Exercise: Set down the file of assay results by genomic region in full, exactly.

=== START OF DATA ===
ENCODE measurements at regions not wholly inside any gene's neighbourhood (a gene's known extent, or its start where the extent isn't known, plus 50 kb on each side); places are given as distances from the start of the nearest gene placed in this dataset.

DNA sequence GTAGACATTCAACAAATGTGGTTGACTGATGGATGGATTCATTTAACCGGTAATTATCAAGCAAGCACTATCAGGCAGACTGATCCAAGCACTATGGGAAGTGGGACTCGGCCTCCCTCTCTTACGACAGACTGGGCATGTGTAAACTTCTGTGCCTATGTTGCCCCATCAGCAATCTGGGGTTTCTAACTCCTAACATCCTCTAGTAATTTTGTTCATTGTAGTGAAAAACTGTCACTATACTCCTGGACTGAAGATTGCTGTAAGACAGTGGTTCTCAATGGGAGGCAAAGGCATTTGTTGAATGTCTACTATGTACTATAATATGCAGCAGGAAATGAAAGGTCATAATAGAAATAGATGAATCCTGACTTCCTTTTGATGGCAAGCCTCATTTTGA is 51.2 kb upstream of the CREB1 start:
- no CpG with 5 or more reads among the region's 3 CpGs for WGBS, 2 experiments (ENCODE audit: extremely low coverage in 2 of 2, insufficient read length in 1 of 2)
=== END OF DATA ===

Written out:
ENCODE measurements at regions not wholly inside any gene's neighbourhood (a gene's known extent, or its start where the extent isn't known, plus 50 kb on each side); places are given as distances from the start of the nearest gene placed in this dataset.

DNA sequence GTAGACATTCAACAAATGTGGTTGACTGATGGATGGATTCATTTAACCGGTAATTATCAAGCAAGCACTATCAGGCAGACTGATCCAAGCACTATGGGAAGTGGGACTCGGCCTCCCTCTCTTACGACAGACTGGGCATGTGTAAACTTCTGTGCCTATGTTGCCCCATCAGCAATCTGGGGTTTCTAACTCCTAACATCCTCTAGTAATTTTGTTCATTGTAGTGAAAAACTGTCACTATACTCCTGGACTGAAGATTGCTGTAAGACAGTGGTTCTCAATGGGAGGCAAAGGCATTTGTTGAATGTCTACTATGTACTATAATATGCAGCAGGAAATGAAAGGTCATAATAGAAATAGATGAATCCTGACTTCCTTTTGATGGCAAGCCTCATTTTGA is 51.2 kb upstream of the CREB1 start:
- no CpG with 5 or more reads among the region's 3 CpGs for WGBS, 2 experiments (ENCODE audit: extremely low coverage in 2 of 2, insufficient read length in 1 of 2)